It is getting to be that season of the year in which a five-day-a-week working person has so many different things to do on her weekend days, that certain other things (like writing) start to fall through the cracks. It is the holiday season filled with decorating, baking, gifting, planning, and sharing good cheer whenever possible. On top of all that, the aforementioned person has also taken on the responsibility of organizing the entire artistic, financial, and personal life of her late father. Suddenly, there are barely enough hours in the day to just breathe.
Fortunately for the human race, breathing is one of those unconscious processes, like the beating of one’s heart, that require no thought or pre-planning. You will never find “remember to beat heart” on anyone’s to do list, although I do notice that it is not a bad idea to put “Breathe” on the list now and then. In fact, the whole empire of mediation is built on the notion of being “mindful of the breath.”
Because breathing does not require our conscious attention to function at its most basic level, we fall into the habit of breathing without thinking about it. When we are busy and stressed (which is pretty much all the time these days, right?), our breathing is shallow, we get more stressed, we reach for an éclair or a cup of eggnog, we congest our airways with gunk, we get more stressed, our breathing is more shallow, etc. etc. ad infinitum ad nauseum.
So, let’s put conscious breathing on the collective “to do” list. Stop whatever you are doing (yeah, stop reading for a second when you get to the end of this paragraph, please) and breathe deeply the smell of pine needles, snow, and cinnamon, breathe out gratitude and friendship. Breathe in succulence and expansiveness, breathe out renewed purpose. Breathe in peace, breathe out love.
As I breathe, I am reminded that today is the one-year anniversary of the death of my dear childhood friend, Kathy Carlisle. She died prematurely at the age of 52 standing on a train track, pursuing a photograph of a moving train. Kathy had a husband and three beautiful children. Kathy was an artist, a teacher, a friend. She experienced many difficulties in her life, but she turned them around into making art and encouraging her students to do the same.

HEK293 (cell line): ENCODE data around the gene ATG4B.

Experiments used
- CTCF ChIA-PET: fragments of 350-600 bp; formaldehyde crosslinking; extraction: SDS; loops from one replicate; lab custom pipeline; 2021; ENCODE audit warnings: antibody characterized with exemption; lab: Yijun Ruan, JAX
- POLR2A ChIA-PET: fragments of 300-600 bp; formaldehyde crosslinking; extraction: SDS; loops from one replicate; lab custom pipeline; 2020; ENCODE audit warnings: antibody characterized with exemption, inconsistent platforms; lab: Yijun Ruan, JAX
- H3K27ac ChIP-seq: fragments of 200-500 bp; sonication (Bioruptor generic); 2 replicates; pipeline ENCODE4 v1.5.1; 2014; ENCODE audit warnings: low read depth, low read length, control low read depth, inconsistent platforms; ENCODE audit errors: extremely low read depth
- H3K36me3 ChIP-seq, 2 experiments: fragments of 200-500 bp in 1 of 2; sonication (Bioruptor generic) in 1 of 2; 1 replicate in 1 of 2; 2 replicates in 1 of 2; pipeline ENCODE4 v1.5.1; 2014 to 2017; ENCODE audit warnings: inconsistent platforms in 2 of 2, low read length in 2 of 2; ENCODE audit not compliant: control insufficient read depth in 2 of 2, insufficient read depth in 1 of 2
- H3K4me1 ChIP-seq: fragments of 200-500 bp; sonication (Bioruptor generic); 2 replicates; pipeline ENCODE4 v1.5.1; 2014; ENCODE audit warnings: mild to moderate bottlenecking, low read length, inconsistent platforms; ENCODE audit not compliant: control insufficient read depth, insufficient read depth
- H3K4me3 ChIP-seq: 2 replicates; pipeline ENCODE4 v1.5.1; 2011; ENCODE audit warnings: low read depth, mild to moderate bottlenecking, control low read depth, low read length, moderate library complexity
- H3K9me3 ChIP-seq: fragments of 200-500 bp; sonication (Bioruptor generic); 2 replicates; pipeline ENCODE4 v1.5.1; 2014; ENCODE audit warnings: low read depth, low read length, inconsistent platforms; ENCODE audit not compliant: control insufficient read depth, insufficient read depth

In her teen years, Kathy was a student of my father’s at Roeper City and Country School in Bloomfield Hills, Michigan, and she spent those early years formulating and pursuing her vision under his tutelage. Wherever they are today, it feels to me like they are together, enjoying the way the snow looks as it falls to earth. They don’t breathe on this plane of existence any more, Kathy and Georg, but I feel them breathing. Somewhere. And, while I’m here, I continue to draw breath for them, for their memory, for their love.
I close with one last image, the image of an onion. It is a photograph taken by an old friend from grad school days, John Baird. Thank you, John, for letting me share this beautiful onion. How simple it is. How complex. Does the onion breathe? Not the same way we do, but when it is open it shares its many layers. As long as I continue to breathe, I cannot help but be touched by all this mystery.